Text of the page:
What do fake news look like in Costa Rica?
Have you ever seen it? Where? How did it reach you? What form did it take?
How did you know it wasn’t real?
Misinformation in Costa Rica might take the form of a series of viral videos and messages claiming, for example, that the COVID-19 vaccine causes your arm to become magnetic. It might consist of fake reports that Nicaraguan immigrants are burning Costa Rican flags—reports that helped incite an anti-immigrant rally in San José. It might be images from a flood years before in Mexico, shared in error nationwide by national TV news programs as if it were happening now in Costa Rica.
In September 2021—the month of Independence Day and of Costa Rica’s bicentennial celebrations—we turned our attention at El Colectivo 506 to the health of our democracy, and how disinformation and fake news is causing new symptoms in our society. We prepared for you an edition that explores errors small and huge, lies of all shapes and sizes, and the stories of the people who work day and night to correct, convince, and clarify. In short: this month, we’re shining a light on local media and journalists who want to inform us well and truthfully.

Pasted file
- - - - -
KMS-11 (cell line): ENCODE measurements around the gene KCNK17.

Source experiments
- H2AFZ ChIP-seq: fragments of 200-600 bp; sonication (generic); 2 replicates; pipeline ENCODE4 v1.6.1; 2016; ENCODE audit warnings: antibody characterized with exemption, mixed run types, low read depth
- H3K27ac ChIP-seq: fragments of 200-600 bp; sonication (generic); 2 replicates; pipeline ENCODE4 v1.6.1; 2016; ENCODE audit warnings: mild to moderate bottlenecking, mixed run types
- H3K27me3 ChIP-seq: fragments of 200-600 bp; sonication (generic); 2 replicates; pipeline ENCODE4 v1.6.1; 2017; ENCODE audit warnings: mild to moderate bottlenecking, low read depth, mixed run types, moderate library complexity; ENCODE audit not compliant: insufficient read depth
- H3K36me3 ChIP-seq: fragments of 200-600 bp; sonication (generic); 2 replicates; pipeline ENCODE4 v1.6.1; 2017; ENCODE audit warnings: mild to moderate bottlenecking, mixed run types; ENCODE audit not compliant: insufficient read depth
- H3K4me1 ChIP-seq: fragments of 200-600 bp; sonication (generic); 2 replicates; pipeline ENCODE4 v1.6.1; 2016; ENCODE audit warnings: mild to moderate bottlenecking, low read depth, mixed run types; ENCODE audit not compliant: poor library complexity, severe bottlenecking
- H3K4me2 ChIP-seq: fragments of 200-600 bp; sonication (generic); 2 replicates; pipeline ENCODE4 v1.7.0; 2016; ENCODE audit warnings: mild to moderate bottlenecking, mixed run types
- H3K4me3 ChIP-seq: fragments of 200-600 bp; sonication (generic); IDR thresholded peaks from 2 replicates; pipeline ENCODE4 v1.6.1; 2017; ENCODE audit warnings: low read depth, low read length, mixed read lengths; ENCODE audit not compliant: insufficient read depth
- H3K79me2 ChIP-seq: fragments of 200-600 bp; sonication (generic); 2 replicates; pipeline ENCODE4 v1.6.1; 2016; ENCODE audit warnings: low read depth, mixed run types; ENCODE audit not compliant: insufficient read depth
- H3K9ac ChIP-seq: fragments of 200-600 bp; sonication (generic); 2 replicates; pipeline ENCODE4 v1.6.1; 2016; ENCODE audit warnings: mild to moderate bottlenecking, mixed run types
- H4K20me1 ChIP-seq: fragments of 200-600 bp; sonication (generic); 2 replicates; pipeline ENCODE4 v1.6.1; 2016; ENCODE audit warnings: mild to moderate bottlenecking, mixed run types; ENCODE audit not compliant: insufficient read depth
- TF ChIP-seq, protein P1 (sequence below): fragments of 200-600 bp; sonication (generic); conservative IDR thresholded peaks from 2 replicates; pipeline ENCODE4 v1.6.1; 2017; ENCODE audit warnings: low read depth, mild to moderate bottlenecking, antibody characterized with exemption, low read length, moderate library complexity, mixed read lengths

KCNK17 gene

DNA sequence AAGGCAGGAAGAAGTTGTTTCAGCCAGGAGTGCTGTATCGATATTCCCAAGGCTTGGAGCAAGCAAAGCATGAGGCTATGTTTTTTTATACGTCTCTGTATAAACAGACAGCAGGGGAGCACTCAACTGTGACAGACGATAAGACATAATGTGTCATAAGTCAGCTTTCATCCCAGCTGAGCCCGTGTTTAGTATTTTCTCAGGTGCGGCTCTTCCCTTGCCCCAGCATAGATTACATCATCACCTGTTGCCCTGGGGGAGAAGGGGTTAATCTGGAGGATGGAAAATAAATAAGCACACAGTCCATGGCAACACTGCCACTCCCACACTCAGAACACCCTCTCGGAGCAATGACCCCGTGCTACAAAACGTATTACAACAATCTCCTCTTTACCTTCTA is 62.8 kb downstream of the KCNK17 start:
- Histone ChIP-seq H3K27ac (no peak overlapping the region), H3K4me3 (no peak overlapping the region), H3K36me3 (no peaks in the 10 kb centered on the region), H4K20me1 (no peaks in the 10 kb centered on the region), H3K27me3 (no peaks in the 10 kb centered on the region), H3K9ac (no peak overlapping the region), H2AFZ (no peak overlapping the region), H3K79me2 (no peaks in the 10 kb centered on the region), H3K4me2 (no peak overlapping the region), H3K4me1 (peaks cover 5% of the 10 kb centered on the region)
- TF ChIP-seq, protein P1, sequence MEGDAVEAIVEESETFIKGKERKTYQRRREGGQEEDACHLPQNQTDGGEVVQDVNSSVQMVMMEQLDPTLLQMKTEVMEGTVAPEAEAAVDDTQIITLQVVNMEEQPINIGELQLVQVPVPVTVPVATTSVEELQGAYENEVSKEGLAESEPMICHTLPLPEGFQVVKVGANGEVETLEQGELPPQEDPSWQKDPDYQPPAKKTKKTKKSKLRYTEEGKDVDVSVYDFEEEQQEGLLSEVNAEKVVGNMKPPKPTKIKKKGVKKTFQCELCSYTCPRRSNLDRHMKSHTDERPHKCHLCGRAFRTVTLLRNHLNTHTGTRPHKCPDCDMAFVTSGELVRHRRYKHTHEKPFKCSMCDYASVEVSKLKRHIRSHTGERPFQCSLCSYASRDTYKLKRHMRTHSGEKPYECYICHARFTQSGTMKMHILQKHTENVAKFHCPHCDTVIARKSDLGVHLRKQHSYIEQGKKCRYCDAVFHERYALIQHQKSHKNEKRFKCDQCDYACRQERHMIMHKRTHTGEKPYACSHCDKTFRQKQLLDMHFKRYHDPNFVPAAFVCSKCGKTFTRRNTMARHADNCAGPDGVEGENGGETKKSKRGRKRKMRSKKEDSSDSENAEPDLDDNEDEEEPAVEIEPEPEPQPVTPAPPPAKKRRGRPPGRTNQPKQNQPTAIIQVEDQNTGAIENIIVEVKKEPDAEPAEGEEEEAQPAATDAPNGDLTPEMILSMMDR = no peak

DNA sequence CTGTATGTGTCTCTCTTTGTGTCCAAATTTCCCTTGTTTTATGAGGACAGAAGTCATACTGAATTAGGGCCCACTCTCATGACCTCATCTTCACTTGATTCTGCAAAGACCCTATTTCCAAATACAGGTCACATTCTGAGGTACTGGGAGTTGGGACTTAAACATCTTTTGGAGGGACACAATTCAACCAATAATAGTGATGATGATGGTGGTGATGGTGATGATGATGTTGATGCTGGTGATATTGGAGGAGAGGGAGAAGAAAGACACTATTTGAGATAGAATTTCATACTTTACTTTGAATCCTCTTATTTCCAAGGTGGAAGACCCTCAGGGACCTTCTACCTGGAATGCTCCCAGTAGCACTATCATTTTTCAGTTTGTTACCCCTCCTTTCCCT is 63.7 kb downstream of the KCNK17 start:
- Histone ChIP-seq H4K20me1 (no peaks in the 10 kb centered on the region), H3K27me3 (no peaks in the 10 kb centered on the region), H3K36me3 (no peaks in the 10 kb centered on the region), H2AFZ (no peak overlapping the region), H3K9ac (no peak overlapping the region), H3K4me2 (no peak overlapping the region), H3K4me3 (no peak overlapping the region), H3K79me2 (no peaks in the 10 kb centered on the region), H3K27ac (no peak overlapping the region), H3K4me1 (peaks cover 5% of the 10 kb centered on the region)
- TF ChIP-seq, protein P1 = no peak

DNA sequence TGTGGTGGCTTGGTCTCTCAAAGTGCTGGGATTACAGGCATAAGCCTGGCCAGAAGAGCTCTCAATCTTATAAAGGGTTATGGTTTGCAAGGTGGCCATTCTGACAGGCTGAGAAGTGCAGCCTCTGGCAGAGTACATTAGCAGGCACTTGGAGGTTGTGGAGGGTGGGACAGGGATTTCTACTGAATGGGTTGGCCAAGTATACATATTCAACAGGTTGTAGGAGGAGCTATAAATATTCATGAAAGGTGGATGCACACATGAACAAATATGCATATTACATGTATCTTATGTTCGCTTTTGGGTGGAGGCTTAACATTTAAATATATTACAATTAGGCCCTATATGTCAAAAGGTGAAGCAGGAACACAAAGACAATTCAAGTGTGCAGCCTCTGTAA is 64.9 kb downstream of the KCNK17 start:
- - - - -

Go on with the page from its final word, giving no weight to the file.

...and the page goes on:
Join us for “Infodemic,” a month behind the scenes of Costa Rican news.
Scroll down for the longform series at the heart of the edition—or click here to check out the full edition, complete with opinion columns and journalists’ love stories for their craft. We are indebted to artist and graphic designer Allan Fonseca, who created the illustrations for “Infodemic.” Learn more about Allan here.